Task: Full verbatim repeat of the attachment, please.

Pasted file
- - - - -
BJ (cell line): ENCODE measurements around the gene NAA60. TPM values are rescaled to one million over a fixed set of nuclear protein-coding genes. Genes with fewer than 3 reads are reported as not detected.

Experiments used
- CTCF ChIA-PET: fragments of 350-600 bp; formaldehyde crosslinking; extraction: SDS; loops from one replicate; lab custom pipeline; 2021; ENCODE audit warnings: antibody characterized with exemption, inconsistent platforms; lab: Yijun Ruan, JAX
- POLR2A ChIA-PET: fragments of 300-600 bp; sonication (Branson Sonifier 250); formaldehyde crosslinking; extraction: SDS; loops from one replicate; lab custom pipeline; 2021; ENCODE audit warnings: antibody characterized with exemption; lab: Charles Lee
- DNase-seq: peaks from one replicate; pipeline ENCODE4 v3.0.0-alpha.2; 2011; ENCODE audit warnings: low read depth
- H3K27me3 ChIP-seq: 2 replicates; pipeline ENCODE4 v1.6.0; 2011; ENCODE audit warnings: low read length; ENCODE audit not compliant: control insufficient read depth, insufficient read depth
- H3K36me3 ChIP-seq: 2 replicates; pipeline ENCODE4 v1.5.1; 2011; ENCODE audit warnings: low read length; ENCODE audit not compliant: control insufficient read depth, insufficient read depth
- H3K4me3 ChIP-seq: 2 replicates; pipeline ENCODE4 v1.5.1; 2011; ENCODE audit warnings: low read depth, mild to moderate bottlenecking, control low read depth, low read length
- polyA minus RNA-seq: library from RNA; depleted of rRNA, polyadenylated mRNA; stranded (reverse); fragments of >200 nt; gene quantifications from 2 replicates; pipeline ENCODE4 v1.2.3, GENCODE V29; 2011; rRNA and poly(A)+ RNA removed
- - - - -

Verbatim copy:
BJ (cell line): ENCODE measurements around the gene NAA60. TPM values are rescaled to one million over a fixed set of nuclear protein-coding genes. Genes with fewer than 3 reads are reported as not detected.

Experiments used
- CTCF ChIA-PET: fragments of 350-600 bp; formaldehyde crosslinking; extraction: SDS; loops from one replicate; lab custom pipeline; 2021; ENCODE audit warnings: antibody characterized with exemption, inconsistent platforms; lab: Yijun Ruan, JAX
- POLR2A ChIA-PET: fragments of 300-600 bp; sonication (Branson Sonifier 250); formaldehyde crosslinking; extraction: SDS; loops from one replicate; lab custom pipeline; 2021; ENCODE audit warnings: antibody characterized with exemption; lab: Charles Lee
- DNase-seq: peaks from one replicate; pipeline ENCODE4 v3.0.0-alpha.2; 2011; ENCODE audit warnings: low read depth
- H3K27me3 ChIP-seq: 2 replicates; pipeline ENCODE4 v1.6.0; 2011; ENCODE audit warnings: low read length; ENCODE audit not compliant: control insufficient read depth, insufficient read depth
- H3K36me3 ChIP-seq: 2 replicates; pipeline ENCODE4 v1.5.1; 2011; ENCODE audit warnings: low read length; ENCODE audit not compliant: control insufficient read depth, insufficient read depth
- H3K4me3 ChIP-seq: 2 replicates; pipeline ENCODE4 v1.5.1; 2011; ENCODE audit warnings: low read depth, mild to moderate bottlenecking, control low read depth, low read length
- polyA minus RNA-seq: library from RNA; depleted of rRNA, polyadenylated mRNA; stranded (reverse); fragments of >200 nt; gene quantifications from 2 replicates; pipeline ENCODE4 v1.2.3, GENCODE V29; 2011; rRNA and poly(A)+ RNA removed